4. Sports and Radio

By Beck, Daniel; Bosshart, Louis | Communication Research Trends, Winter 2003 | Go to article overview

4. Sports and Radio


Beck, Daniel, Bosshart, Louis, Communication Research Trends


Up to the early 20th century, the only way to share the immediate drama of a sports event was either to play or to attend. But then came radio. The added value of the radio--compared to the printed media--is the opportunity of live reporting. From the very beginning the radio took advantage of this asset. Live radio reporting gave the impression of being there, of being a witness of something emotional and suspenseful. Announcers learned very quickly to give the impression of dense and dramatic events. Another advantage of the radio was and still is its very fast speed. Results and scores can be diffused instantaneously in a very flexible program. And the radio medium can reach people at any time anywhere, i.e., in the car, at the workplace, on the beach, etc. Technically, radio stations and their reporters can very easily be interconnected so that radio listeners can virtually move from one place to another. Finally, radio reporting excels at interviews, one genuine genre of radio.

Several sporting events have been midwives for the commercial and social breakthrough of radio and television--a birth that led to the co-existence of several kinds of sports with the media. In the USA it was boxing that, via live transmissions on radio, made that medium and itself popular. On April 4, 1921, the radio station KDKA broadcast for the very first time a sporting event, namely a boxing match from the Pittsburgh Motor Square Garden. On July 2 of the same year two New York radio stations (WJY and WJ2) broadcast the heavyweight boxing world championship fight between Jack Dempsey and Georges Carpentier in New York. David Sarnoff, later in his life president of NBC, had radio sets installed in theaters, ballrooms, and barns. About 300,000 boxing fans paid the entrance fee--it was spent for the reconstruction of France after the First World War!--and were fascinated. That was the initial ignition for the tremendously successful diffusion of the radio medium in the United States. In 1927 about 40 million Americans listened to the live transmission of the Dempsey vs. Sharkey fight, this time at home, in front of their own wireless-sets. Already in those early days, ratings showed that reports from sporting events were more popular among men than among women--a pattern that still exists today in most countries. In the late 1930s the fight between two heavy-weight boxers, Joe Louis and Max Schmeling, scored a 58% rating among American households--radio and boxers, hand in hand, fighting their way through the market.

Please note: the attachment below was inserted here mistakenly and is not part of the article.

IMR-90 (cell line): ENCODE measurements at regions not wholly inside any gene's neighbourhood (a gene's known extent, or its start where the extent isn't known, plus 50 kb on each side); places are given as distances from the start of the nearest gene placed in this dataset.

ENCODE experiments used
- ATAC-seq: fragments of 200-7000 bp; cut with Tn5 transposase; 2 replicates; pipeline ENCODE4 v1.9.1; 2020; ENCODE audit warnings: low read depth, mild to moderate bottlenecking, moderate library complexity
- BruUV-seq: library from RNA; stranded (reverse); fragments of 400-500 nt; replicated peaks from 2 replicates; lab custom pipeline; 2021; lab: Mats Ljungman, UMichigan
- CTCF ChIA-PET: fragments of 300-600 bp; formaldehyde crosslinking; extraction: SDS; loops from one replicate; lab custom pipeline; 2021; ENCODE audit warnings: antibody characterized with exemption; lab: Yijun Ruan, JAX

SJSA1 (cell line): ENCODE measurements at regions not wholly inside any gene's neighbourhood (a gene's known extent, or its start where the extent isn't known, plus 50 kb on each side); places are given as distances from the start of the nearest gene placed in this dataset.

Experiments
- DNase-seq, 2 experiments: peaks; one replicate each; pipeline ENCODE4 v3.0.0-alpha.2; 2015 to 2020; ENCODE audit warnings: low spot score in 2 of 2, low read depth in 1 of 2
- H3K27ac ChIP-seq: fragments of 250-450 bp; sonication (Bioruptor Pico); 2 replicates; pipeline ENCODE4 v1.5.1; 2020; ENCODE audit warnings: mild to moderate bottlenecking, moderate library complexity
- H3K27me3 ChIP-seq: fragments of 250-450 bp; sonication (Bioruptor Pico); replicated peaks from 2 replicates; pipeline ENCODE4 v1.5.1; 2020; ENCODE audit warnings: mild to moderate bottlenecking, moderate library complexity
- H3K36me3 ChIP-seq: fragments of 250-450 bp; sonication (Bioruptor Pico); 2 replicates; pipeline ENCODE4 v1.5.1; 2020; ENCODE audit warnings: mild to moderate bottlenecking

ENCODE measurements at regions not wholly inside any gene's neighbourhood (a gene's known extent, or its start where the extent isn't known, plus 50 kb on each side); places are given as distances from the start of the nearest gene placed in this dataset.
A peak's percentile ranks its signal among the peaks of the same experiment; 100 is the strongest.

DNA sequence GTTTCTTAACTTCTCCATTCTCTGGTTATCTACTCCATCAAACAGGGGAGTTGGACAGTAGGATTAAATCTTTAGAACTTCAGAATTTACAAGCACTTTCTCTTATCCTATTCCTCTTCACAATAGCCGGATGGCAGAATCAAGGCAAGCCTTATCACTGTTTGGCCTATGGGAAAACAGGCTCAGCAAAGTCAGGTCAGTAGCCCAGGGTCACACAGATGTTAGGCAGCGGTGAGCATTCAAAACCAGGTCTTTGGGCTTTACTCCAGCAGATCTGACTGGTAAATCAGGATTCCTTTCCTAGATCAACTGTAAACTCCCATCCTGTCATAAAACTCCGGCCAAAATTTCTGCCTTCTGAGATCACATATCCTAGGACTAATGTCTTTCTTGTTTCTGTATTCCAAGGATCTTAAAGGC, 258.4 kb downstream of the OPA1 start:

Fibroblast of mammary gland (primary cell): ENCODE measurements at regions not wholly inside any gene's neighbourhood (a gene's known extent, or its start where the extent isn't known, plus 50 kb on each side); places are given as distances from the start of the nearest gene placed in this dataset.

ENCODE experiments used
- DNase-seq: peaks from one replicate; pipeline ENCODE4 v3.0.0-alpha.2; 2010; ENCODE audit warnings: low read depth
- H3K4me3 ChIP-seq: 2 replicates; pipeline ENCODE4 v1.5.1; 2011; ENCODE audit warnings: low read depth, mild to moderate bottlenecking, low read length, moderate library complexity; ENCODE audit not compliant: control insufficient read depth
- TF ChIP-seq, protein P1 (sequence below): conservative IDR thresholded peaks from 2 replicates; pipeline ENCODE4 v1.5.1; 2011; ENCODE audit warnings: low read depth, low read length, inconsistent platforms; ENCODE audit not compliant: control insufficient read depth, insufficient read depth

At first, though, the media establishment proved very hostile to the radio pioneers. Newspaper publishers in various countries pushed through governmental measures in order to protect themselves. As a result, laws or policies limited news reporting on the radio. This also affected the sports section. In Great Britain, for example, the BBC radio channel (British Broadcasting Corporation, founded in 1922) forbade sports news before 7 o'clock in the evening until 1926. Even in 1928, during the Olympic Summer Games in Amsterdam, BBC sports reporters were only allowed to read news agency bulletins--and only after 6 o'clock in the evening. At the 1932 Olympic Summer Games in Los Angeles, broadcasting time was limited to 15 minutes per day. This time, it was the film industry that pushed through the measure (Llines & Moreno, 1999, p. 22).

Live reporting on the radio increased the number of people that could follow a sports event at the same time. …

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4. Sports and Radio
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